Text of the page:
To further clarify: they think of God not as a thing or an idea or a nebulous icon about which morality and dogma is applied, but as an actual person. Yes, a person. They see God as an individual. They speak to Him. They cry out to Him. What I like most about these folk is that they sometimes get mad at God. This harkens back to that stuff you read about in the old book--the rending of garments; the pulling of hair; the gnashing of teeth. If God was messing with them, then they felt obligated to let Him know that they were pissed off about it.
Nothing has illustrated this more for me in modern times than the actions and speech of the character E.F. in the Robert Duvall film, THE APOSTLE. This is a man who, while loving his God and professing the teachings of that God, still feels bound to express his feelings to Him when he feels angry about the direction the world has taken against E.F..
"I have always called you Jesus, and you have always called me Sonny."
I like this kind of film and can understand this type of religious fervor. And it doesn't matter which religion. There is that personality of the god and his relationship with his adherents. It's powerful stuff for these folk, and I understand it.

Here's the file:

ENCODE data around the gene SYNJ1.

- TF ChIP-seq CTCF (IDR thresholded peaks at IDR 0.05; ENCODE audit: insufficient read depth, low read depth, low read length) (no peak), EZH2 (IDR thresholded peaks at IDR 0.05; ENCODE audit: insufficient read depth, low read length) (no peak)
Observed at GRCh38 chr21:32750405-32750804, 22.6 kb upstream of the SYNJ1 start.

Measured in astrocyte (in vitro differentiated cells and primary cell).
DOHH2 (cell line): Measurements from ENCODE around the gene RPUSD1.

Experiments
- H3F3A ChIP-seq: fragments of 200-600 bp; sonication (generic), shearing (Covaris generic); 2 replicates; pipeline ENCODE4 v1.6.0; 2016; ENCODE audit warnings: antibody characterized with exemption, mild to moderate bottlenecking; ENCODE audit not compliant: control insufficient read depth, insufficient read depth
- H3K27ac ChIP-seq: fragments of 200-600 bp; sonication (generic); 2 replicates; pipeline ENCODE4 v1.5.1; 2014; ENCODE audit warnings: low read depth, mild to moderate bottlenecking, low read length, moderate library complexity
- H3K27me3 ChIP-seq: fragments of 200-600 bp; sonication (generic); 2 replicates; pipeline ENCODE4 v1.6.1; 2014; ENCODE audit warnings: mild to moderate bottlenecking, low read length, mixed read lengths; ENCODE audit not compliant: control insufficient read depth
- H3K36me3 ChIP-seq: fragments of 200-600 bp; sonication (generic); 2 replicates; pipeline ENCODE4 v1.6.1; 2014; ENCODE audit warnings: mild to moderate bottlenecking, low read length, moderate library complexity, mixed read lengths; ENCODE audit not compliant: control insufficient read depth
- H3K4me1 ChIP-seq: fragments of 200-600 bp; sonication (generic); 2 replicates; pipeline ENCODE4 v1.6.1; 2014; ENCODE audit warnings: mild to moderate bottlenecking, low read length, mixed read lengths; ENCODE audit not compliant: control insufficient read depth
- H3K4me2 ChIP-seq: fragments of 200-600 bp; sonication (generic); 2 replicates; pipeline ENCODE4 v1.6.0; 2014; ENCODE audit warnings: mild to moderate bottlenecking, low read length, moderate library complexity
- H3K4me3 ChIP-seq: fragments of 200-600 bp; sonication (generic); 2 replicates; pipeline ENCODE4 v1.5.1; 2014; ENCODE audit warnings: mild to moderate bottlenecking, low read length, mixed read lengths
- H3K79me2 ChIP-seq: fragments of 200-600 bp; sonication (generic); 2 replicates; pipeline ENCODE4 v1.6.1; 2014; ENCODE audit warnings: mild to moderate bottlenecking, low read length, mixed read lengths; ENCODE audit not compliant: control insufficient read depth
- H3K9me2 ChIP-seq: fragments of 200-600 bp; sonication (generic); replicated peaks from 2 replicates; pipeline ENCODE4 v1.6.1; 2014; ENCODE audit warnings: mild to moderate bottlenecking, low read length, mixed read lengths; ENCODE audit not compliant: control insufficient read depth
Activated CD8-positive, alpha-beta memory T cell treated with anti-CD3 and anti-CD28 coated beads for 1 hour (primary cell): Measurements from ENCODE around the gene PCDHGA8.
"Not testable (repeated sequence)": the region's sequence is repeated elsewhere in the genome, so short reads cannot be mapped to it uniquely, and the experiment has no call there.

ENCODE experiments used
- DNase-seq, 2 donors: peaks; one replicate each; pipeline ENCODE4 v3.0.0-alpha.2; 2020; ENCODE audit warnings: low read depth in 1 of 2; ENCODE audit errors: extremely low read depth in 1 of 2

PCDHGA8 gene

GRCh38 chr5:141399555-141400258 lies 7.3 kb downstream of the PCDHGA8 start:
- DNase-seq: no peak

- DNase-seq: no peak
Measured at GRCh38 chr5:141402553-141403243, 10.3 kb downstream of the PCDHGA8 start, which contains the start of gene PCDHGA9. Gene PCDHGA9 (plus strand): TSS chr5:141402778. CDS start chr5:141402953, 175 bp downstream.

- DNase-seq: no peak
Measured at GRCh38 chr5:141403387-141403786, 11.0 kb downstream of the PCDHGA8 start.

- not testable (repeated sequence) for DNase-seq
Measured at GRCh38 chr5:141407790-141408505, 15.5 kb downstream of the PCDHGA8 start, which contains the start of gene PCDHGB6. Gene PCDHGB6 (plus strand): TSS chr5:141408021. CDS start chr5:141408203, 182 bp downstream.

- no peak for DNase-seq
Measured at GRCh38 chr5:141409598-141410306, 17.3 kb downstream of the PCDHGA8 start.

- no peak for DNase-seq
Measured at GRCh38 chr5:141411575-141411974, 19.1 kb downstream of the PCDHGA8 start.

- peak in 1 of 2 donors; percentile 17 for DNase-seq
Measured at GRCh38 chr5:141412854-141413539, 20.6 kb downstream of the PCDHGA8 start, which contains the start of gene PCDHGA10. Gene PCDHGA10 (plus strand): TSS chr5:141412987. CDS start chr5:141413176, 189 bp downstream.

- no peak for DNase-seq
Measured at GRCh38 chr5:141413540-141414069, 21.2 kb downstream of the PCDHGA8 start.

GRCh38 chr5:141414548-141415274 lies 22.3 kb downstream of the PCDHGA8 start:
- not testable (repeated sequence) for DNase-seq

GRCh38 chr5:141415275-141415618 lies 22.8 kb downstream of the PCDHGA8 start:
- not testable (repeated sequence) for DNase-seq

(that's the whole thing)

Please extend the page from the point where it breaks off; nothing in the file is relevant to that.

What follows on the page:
|The Apostle E.F.|
Another film (and novel) that displays this fervor in a different way is THE CHOSEN, an excellent movie made in 1981. This one features a friendship that forms between two young Jews, one an orthodox Jew who is a member of the more secular world, and the other a brilliant Hasidic Jew steeped in the deepest traditions of the faith.
I look for these kinds of books and films from time to time. It keeps me from feeling too smug about those who look upon the world in a different way than I do.
|The best performance I've ever seen from Robby Benson.|
You can watch the entire film THE CHOSEN on Hulu. I highly recommend it.